Wednesday, July 13, 2011

Librarian as Hero: The Bard, The Bribe, The Bookseller, the "Cuban Cutie" and the Mystery of the Durham First Folio

So a man sporting Fendi shades, Gucci shoes and carrying a box of Cuban cigars walks into the Folger Shakespeare Library in DC and pulls a Shakespeare First Folio from a plastic bag and demands to see the librarian.

This is a remarkable "truth is stranger than fiction" tale. The characters and facts are dazzling, amusing and appalling.
But the point of this post is not simply to recount a "ripping yarn." The story illustrates how the specialized skills of librarians led to the recovery of a  stolen First Folio which had been missing for 10 years.  The Folger Library Staff demonstrated extraordinary results from utilizing the professional expertise, judgment and sleuthing that are the hallmarks of a successful research librarian. The ability of the members of the Folger staff to think on their feet, to meet the unexpected inquiry with dispassion and objectivity, to communicate so effectively with a charlatan that he turned over a stolen treasure, and to develop strategies to delay returning the volume until its true provenance could be established saved a cultural treasure. They applied  their extraordinary knowledge of bibliographic research and "CSI -like" forensic skills to solving an international mystery involving the FBI, Scotland Yard and the Constabulary of Durham, England.

Last week the Folger Shakespeare Library hosted a lecture To Catch a Thief: Recovering the Durham First Folio . Steven Galbraith, Curator of Books and Renate Mesmer, Head of Conservation, recounted the remarkable story with brilliant humor using the documentation they had prepared for the FBI and the Durham Constabulary to successfully prosecute Raymond Scott.

First Folios were printed in 1623, 8 years after Shakespeare's death and contained the first collection of Shakespeare's plays. Since no original Shakespeare manuscripts survive, the First Folios were the only source for 18 plays.   It that likely that Macbeth and As You Like It would have been unknown today without the printing of the First Folio. Although all the Folios were produced on a printing press, no two copies were identical, due to variations in spelling, misprints, and variations in page trimming. Over the years each acquired additional unique features as they were bound and rebound, gilded or damaged.  A specilialized reference work, The Shakespeare First Folio by Anthony James West was consulted by the librarians as the most current census of First Folios which are located around the globe and it  identified some of the unique characteristics of the Durham Folio which could be compared with the book that had landed at the Folger.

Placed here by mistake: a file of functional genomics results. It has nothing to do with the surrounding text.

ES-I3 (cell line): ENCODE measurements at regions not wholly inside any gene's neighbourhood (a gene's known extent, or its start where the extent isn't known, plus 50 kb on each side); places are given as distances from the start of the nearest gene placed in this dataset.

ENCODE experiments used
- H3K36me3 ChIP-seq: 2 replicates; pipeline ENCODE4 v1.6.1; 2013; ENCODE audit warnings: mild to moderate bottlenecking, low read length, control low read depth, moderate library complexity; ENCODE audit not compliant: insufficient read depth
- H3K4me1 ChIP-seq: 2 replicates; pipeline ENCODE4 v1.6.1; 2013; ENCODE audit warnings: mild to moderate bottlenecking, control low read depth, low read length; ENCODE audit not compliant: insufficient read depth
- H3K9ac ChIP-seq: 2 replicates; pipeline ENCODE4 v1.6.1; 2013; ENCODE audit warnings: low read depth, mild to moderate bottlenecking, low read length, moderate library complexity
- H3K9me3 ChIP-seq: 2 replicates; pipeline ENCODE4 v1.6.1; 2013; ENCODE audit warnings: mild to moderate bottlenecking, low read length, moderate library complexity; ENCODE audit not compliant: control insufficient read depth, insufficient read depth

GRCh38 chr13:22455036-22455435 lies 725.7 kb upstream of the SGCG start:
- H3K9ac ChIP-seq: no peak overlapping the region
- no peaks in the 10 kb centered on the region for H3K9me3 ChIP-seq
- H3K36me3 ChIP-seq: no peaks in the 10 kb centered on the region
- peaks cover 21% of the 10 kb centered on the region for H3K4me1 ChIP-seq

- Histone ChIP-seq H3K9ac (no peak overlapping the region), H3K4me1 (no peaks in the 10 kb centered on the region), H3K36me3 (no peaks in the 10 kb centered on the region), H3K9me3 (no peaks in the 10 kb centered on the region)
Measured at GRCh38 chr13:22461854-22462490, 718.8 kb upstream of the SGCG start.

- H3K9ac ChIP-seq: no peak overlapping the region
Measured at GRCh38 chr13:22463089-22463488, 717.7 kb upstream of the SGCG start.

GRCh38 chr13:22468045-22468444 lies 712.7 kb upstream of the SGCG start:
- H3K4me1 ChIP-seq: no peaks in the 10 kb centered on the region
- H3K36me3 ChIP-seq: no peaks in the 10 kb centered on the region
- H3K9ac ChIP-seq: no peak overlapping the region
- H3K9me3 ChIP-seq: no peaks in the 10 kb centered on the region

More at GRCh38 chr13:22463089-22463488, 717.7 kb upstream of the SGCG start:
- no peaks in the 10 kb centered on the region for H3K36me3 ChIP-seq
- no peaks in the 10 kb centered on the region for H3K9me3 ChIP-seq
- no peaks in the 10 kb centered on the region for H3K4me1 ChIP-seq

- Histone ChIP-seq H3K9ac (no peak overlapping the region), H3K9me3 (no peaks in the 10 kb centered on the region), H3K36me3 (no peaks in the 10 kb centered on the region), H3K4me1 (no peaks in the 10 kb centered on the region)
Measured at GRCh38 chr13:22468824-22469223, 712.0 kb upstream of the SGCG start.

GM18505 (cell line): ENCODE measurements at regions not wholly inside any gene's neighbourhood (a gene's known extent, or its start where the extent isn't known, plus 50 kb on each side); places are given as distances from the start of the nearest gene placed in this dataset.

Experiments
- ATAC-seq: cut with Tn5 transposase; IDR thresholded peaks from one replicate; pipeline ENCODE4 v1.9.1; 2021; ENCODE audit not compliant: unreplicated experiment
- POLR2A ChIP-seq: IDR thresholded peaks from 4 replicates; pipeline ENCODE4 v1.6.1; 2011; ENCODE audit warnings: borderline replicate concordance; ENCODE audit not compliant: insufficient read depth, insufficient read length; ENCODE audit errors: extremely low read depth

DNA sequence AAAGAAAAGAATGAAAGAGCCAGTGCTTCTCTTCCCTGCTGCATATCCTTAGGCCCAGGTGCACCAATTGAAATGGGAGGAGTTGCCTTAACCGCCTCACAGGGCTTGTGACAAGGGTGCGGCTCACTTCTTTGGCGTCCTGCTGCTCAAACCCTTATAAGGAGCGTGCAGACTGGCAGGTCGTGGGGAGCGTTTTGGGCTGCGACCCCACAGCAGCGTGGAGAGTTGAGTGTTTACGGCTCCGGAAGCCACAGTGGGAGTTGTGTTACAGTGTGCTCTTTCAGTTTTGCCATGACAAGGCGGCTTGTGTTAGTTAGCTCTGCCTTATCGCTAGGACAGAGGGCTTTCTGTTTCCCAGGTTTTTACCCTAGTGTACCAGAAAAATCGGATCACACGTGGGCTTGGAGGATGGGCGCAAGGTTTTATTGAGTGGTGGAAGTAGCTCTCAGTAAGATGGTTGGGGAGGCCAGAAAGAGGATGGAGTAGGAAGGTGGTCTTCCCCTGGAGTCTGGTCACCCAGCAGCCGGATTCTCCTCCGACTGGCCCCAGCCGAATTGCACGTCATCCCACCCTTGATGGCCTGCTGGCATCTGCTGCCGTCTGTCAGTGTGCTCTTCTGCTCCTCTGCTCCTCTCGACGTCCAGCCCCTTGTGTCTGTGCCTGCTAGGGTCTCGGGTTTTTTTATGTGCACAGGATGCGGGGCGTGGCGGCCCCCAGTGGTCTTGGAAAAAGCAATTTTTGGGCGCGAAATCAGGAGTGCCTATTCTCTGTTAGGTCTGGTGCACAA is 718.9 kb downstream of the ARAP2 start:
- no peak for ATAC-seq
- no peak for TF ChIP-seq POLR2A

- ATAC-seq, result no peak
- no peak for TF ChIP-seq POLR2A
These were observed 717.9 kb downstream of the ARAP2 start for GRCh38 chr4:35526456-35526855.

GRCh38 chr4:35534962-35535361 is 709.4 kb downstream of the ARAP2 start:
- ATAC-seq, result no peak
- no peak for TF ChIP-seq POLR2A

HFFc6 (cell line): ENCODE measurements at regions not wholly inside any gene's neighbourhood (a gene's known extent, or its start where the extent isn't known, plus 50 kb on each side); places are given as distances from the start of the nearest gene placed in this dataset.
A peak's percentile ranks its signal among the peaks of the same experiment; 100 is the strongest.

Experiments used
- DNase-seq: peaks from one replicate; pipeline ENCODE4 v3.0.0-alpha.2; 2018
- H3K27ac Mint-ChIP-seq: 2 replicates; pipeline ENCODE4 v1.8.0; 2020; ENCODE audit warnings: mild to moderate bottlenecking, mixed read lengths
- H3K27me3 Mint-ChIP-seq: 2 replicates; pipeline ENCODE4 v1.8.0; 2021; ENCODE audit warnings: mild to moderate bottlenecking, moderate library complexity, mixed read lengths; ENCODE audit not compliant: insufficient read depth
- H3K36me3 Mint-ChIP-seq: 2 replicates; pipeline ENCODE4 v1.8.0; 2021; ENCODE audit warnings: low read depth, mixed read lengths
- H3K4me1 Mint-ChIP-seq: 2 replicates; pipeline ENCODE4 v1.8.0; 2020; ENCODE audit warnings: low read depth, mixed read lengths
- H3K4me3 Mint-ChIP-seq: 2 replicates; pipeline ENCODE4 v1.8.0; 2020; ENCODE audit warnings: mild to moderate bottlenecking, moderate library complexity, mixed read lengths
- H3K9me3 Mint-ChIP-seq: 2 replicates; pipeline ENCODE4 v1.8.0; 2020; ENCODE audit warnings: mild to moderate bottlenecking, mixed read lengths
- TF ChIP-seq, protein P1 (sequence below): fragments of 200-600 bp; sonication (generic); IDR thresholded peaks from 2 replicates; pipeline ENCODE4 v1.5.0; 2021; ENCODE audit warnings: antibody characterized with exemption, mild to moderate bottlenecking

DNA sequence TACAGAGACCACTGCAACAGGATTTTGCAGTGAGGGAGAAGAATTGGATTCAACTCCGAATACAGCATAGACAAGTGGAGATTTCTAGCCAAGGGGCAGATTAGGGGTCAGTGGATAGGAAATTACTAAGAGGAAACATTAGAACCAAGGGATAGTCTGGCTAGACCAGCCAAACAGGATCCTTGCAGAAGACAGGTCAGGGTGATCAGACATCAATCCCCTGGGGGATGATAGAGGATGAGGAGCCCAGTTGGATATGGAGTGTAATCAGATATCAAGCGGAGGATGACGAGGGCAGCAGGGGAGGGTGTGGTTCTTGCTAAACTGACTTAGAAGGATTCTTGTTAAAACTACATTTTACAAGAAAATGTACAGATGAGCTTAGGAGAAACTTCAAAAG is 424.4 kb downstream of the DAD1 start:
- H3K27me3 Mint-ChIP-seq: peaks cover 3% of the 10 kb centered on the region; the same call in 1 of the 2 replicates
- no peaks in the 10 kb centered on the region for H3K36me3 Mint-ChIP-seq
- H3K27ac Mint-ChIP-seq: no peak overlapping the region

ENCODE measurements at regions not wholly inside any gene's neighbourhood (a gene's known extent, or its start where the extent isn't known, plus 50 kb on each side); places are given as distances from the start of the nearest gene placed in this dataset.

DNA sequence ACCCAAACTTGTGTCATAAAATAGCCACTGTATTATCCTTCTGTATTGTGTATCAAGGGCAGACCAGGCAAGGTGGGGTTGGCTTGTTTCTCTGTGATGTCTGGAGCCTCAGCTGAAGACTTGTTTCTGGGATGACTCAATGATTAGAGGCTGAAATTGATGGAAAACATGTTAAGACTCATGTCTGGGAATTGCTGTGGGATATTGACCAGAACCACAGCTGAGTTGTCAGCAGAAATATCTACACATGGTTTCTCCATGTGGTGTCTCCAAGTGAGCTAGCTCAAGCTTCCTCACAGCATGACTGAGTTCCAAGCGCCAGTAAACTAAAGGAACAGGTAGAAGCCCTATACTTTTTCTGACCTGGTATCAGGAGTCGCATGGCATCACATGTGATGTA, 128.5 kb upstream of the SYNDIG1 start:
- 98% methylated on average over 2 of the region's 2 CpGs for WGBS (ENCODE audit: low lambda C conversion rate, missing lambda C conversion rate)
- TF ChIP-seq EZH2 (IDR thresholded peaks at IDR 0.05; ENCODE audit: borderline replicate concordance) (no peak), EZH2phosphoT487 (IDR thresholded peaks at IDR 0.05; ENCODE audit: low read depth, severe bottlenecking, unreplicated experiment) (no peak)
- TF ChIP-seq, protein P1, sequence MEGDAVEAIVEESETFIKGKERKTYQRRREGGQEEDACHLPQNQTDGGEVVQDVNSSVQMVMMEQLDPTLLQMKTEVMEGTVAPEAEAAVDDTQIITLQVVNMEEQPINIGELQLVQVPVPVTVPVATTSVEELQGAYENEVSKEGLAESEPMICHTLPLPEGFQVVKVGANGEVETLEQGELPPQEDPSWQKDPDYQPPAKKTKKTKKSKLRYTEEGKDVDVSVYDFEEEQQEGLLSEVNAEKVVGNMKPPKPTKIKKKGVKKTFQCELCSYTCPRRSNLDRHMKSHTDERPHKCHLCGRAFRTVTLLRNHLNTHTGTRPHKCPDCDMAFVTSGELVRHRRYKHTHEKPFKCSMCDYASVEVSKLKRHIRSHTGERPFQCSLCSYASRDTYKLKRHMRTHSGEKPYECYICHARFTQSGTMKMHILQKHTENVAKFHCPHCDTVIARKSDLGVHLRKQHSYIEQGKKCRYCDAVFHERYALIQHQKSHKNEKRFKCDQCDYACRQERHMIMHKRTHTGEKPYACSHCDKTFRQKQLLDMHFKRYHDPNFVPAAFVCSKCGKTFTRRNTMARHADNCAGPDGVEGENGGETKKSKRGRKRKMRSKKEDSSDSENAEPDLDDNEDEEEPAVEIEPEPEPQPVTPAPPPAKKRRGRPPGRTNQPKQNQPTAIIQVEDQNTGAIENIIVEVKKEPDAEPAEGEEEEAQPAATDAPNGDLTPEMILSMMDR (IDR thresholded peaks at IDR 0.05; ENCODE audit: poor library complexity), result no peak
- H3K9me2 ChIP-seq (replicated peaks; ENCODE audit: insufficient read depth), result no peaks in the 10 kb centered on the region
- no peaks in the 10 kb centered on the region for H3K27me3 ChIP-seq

In December 1998  the Durham First Folio disappeared from a glass case in the Durham University Library in Northeastern UK. The estimated value at the time was $3 million pounds.

Act One - The Con Man at the Folger

On June 16th, 2008, Raymond Scott, walked into the Folger Library in Washington DC and asked to see the Librarian because he needed assistance valuing an old book which had come into his possession. Librarian Richard Kuhta was stunned when Scott pulled a book resembling a First Folio from a plastic bag.  The volume was missing it's binding, title and final pages. He explained that he had gotten the book from a friend in Cuba who became known through the course of the investigation as the "Cuban Cutie." He claimed to be an wealthy bibliophile, with homes across Europe. He bolstered the Cuba story by handing Kuhta a box of Cuban cigars, the first in a series of increasingly expensive "gifts" to be left on Kuhta's desk. Scott pressed Kuhta to confirm the book's value.He even suggested that it was a First Folio although the book was missing it's title page. Kuhta, who was growing ever more suspicious, convinced Scott  to leave the book at the Folger so the staff could study the volume more closely. The Folger's Head of Reference, Georgianna Ziegler moved the book to the vault and staff started investigating the book's  provenance